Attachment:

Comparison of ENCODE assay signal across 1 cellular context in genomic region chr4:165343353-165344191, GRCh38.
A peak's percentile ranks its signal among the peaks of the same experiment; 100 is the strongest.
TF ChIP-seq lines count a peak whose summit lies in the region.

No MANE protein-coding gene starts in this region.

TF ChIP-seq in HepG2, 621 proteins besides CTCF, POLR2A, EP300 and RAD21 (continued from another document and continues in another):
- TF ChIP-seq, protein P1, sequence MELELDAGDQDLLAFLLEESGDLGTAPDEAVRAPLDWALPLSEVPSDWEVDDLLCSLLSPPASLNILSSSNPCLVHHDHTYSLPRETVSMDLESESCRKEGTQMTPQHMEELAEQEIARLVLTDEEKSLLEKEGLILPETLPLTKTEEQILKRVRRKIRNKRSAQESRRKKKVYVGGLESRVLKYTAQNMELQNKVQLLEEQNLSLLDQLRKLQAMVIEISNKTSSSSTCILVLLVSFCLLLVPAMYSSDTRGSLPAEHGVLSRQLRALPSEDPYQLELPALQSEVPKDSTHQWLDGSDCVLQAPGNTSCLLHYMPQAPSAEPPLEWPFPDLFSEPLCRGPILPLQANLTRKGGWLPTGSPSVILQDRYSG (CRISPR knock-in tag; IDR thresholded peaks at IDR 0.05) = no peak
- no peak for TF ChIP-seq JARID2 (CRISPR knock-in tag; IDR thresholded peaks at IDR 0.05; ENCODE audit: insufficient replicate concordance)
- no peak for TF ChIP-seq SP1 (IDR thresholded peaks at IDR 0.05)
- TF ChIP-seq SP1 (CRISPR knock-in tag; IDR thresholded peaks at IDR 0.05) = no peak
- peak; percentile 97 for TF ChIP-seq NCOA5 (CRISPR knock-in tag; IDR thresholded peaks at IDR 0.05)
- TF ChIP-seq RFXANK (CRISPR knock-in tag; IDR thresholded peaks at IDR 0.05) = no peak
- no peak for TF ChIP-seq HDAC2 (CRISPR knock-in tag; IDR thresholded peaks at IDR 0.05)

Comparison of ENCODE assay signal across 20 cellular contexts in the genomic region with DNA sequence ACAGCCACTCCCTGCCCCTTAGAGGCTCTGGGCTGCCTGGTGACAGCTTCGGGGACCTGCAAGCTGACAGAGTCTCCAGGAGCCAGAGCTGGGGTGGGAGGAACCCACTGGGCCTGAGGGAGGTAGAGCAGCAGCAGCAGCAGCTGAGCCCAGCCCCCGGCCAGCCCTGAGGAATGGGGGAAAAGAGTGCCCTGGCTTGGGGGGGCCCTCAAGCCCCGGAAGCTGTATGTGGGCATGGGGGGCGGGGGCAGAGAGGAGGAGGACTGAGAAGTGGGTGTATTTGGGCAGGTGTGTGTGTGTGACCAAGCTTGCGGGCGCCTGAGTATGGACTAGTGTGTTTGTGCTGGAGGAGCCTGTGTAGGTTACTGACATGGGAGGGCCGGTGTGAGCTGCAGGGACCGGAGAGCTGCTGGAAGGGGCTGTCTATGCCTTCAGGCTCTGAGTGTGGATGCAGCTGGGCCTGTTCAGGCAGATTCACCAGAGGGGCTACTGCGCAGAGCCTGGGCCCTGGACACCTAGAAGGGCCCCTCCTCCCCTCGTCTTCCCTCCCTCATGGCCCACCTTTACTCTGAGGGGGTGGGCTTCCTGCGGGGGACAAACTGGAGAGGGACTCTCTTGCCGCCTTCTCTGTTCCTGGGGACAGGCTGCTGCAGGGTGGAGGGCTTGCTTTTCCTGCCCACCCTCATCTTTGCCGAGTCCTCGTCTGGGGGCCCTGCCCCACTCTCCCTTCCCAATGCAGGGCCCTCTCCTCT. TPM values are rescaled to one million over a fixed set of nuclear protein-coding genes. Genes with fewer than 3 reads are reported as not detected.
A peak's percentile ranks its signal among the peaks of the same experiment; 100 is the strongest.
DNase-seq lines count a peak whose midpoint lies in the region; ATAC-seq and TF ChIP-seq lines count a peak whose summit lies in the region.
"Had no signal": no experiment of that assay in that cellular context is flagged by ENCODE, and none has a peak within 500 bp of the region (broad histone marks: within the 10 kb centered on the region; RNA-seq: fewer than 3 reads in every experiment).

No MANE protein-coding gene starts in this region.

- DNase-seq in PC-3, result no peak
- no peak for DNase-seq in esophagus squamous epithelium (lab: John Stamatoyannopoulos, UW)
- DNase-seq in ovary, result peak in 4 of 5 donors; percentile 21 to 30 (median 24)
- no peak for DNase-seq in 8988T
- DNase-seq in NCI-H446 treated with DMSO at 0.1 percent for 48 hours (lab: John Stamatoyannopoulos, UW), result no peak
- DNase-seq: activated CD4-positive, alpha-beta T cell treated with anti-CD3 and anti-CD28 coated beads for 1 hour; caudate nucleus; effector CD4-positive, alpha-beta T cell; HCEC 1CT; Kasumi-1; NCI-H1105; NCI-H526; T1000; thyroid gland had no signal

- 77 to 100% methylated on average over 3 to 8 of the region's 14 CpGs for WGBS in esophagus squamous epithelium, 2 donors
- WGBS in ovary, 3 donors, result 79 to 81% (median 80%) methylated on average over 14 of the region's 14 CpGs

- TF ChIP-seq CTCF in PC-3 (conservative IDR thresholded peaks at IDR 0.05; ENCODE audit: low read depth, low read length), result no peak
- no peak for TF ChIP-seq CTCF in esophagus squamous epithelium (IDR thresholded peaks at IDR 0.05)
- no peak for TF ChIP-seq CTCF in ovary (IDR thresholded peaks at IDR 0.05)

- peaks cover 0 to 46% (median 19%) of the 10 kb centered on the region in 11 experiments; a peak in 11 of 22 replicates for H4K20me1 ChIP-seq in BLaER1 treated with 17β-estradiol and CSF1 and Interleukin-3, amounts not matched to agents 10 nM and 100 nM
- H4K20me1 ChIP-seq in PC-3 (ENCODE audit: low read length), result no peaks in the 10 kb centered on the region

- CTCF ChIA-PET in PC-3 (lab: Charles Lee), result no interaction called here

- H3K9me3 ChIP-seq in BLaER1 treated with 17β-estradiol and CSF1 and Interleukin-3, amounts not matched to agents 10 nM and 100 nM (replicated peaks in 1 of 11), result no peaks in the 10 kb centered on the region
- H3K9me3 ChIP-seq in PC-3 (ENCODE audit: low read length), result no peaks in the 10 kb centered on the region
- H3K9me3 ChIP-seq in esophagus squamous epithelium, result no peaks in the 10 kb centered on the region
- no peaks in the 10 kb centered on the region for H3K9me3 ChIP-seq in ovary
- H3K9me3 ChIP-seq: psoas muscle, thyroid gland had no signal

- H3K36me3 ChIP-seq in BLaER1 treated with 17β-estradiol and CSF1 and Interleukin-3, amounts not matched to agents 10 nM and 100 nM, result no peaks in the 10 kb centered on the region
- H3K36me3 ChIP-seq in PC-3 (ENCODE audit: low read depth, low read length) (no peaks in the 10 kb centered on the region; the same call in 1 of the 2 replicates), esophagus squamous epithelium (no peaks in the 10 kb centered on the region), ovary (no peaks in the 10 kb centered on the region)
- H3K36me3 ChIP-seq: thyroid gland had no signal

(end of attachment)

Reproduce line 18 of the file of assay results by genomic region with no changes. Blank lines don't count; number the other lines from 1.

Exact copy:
- DNase-seq in PC-3, result no peak